Color, 1981, 104m.
Directed by Armand Weston
Starring Robin Groves, Christopher Loomis, Michael David Lally, Gloria Grahame, John Carradine, Bill Rowley
Blue Underground (US R0 NTSC) / WS (1.85:1) (16:9) / DTS-HD 7.1/DD5.1

Largely dismissed upon its release during the formative years of '80s slasher mania, The Nesting is a fascinating and unique ghost story that's aged in fascinating ways over the years. Thanks to a fascinating central haunted house, a unique combination of a kinky traumatic past and an unstable heroine, and several stylish directorial flourishes, it's a nifty little spook show if you're willing to go along with its deliberately paced revelations and ignore some goofy plot inconsistencies.

After suffering a panic attack in the middle of a city street, snippy thriller novelist Lauren Cochran (Silver Bullet's Groves) is diagnosed with agoraphobia and decides to go out to the countryside to work on her latest book. Her house hunting brings her to a strange octagonal house identical to the one she wrote about in her last novel, The Nesting. She decides to rent the place and finds that on her first night there, she's able to vividly remember the erotic nightmares which have been plaguing her night after night before without any recall. Soon details about the house begin to emerge; it was once a brothel where a notorious bloodbath occurred, and now people around Lauren are starting to die horrifically. What do the ghosts left in the house want, and can she escape?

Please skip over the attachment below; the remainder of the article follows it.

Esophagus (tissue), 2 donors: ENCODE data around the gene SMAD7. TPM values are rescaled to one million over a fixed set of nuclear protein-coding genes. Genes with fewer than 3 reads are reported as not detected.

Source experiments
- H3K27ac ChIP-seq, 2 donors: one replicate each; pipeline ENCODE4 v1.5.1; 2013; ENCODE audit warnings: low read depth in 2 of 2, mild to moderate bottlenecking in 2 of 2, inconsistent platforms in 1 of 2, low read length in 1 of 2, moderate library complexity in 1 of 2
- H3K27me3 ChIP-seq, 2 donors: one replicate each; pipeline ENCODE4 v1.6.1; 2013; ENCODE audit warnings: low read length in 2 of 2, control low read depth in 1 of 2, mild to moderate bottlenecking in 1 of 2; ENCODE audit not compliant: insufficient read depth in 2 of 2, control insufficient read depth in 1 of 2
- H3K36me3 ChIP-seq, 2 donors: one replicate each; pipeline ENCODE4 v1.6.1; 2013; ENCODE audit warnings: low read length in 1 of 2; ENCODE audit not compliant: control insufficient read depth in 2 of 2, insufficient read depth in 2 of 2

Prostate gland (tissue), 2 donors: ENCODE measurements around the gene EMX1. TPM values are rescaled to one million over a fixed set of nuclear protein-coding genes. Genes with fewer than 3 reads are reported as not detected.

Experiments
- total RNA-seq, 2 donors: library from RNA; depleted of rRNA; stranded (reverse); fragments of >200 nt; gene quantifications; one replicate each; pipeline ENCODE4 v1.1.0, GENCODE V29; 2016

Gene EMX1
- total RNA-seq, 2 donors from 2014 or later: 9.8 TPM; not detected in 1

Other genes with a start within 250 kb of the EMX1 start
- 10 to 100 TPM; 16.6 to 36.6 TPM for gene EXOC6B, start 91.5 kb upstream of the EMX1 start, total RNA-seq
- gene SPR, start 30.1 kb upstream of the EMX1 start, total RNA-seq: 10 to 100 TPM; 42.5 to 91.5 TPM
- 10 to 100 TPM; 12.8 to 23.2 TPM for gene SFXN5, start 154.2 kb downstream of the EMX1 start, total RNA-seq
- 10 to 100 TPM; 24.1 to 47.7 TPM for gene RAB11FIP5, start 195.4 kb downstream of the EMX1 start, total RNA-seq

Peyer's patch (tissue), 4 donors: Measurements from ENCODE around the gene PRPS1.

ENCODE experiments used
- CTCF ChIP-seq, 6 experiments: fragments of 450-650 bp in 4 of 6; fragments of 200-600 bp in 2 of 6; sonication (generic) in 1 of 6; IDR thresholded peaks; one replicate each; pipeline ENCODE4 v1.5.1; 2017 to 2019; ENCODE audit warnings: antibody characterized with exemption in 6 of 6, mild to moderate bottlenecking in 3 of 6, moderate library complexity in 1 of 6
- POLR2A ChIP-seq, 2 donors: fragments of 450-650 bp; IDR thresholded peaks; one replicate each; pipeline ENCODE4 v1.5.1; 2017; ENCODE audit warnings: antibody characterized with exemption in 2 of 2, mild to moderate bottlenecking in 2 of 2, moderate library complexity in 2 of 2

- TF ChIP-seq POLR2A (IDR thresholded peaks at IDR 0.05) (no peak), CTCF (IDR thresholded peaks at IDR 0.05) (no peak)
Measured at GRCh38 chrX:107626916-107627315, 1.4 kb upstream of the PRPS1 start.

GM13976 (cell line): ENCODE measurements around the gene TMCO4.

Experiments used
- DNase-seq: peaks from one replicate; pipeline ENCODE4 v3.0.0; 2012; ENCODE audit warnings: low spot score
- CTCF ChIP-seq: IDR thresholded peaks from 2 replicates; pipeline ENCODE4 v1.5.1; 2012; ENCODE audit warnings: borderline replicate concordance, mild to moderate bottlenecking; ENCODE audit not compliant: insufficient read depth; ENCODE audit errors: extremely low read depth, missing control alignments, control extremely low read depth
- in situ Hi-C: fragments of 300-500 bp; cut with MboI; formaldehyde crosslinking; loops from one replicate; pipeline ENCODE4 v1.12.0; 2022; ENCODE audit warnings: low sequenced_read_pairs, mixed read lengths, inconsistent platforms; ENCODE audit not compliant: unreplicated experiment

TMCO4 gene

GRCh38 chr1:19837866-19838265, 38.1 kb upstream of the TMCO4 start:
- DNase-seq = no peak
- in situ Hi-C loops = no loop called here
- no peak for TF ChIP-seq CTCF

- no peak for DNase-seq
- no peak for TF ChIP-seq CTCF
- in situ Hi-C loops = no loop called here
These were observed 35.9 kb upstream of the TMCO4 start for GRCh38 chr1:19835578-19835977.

The Nesting is probably best known now for two factors. First, it was the final film for actress Gloria Grahame, who plays the house's ghostly madam. A longtime Hollywood veteran of films like The Big Heat and In a Lonely Place, she's a surprising choice for an '80s horror film but pulls it off well considering the limited nature of her role. For extra measure, John Carradine also pops up in an extended cameo, basically a slight tweak on the same role he played earlier in The Sentinel.

The other major curiosity factor here is the fact that this was the only “legit” film directed by Armand Weston, one of the most talented '70s hardcore filmmakers but hardly the most prolific. However, the choice to do a flat-out horror film isn't so odd considering his most famous film, 1975's The Defiance of Good (starring Last House on the Left's Fred Lincoln), is as much a gothic terror tale as a particularly twisted roughie. All of his films have a distinctively dark, inky look to them that's both eerie and distinctive, especially in perhaps the best film out of his filmography, the gritty and exceptionally well-directed The Taking of Christina (1976). His other two big features from the '70s, the Hollywood pastiche Take Off and the noir homage Expose Me, Lovely, are nothing to sneeze at, either. Perhaps because of his elaborate shooting style and frequent attention to production design details, Weston made a much smaller amount of films than his peers but is still remembered as one of the era's pioneers with good reason.